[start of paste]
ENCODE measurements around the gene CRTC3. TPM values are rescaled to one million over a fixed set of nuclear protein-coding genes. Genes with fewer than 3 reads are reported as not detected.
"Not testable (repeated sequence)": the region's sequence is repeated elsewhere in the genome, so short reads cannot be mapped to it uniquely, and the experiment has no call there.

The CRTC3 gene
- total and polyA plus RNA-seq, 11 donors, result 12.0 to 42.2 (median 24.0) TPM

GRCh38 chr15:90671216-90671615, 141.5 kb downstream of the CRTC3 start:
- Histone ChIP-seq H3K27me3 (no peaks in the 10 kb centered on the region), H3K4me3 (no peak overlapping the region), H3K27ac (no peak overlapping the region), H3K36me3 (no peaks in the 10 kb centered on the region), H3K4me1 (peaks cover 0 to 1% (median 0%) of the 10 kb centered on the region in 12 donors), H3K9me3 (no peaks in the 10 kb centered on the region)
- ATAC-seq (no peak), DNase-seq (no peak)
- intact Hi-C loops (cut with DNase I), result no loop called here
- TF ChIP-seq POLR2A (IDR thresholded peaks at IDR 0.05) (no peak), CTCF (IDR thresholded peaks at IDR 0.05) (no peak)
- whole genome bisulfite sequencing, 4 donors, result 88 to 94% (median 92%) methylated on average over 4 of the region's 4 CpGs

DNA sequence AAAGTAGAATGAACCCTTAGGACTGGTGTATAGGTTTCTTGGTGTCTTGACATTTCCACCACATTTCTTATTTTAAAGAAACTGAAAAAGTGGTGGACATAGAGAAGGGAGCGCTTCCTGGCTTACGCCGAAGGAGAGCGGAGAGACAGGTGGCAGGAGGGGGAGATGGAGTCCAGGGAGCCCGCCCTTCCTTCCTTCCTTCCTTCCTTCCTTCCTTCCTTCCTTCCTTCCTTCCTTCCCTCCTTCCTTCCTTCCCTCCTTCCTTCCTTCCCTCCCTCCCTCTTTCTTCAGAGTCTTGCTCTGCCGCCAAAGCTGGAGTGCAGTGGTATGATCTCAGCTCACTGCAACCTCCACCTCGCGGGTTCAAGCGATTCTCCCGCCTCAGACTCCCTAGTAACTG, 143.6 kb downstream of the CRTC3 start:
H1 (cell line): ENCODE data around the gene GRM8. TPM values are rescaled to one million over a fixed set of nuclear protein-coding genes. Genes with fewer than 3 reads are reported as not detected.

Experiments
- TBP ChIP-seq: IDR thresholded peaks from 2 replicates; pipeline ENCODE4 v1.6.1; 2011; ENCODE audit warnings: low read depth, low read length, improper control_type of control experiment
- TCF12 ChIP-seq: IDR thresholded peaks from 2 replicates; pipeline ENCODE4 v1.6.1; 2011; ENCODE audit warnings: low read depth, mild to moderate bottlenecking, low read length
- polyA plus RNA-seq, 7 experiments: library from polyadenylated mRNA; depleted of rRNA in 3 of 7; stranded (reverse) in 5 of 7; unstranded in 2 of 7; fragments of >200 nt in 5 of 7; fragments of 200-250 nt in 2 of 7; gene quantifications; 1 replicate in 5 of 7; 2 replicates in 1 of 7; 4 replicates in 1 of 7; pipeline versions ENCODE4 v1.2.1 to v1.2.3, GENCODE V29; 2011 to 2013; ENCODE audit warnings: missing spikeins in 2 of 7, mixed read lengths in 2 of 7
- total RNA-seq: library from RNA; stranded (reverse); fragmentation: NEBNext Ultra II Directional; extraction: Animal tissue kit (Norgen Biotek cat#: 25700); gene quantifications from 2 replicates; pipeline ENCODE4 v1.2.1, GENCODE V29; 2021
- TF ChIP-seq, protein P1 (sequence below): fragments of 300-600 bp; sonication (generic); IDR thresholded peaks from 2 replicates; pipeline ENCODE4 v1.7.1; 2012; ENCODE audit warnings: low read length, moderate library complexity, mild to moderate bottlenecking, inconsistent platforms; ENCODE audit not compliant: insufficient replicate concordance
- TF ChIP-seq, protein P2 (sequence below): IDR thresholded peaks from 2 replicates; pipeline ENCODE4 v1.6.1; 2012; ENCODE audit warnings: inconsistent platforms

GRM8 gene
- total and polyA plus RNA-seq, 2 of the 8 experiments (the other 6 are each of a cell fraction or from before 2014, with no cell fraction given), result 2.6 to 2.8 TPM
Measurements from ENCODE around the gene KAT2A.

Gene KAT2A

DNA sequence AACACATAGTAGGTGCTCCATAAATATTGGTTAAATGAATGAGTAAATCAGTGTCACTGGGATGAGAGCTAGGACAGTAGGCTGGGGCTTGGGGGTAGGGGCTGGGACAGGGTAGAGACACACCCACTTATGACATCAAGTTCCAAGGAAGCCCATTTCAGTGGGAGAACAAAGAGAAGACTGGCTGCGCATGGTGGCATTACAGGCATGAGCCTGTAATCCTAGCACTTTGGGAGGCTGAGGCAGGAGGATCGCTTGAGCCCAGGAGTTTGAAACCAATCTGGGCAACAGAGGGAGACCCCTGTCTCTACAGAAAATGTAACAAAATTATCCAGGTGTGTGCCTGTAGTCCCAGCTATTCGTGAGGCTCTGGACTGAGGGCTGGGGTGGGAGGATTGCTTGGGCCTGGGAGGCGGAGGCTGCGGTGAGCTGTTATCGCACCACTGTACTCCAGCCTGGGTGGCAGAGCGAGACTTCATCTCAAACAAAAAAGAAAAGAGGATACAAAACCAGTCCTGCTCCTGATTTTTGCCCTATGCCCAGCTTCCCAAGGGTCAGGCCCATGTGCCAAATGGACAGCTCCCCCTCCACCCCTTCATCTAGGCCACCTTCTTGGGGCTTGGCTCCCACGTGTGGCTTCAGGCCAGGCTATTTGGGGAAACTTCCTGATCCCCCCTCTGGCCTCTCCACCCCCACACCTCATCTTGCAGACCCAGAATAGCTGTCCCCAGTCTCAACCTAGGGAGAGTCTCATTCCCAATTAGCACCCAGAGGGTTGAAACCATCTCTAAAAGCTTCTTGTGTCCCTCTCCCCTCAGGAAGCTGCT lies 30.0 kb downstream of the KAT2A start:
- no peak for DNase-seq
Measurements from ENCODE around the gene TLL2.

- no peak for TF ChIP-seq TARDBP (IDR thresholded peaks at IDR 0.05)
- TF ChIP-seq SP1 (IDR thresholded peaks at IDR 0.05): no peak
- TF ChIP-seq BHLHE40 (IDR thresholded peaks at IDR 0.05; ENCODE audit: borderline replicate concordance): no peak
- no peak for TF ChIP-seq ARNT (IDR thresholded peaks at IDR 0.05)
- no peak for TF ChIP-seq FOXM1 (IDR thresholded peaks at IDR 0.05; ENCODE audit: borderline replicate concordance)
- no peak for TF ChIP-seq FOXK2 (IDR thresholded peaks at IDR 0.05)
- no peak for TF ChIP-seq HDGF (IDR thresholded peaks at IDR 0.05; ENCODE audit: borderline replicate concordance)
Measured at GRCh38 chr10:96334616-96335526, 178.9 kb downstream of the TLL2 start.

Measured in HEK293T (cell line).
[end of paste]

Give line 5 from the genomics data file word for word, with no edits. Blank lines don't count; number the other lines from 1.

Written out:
GRCh38 chr15:90671216-90671615, 141.5 kb downstream of the CRTC3 start: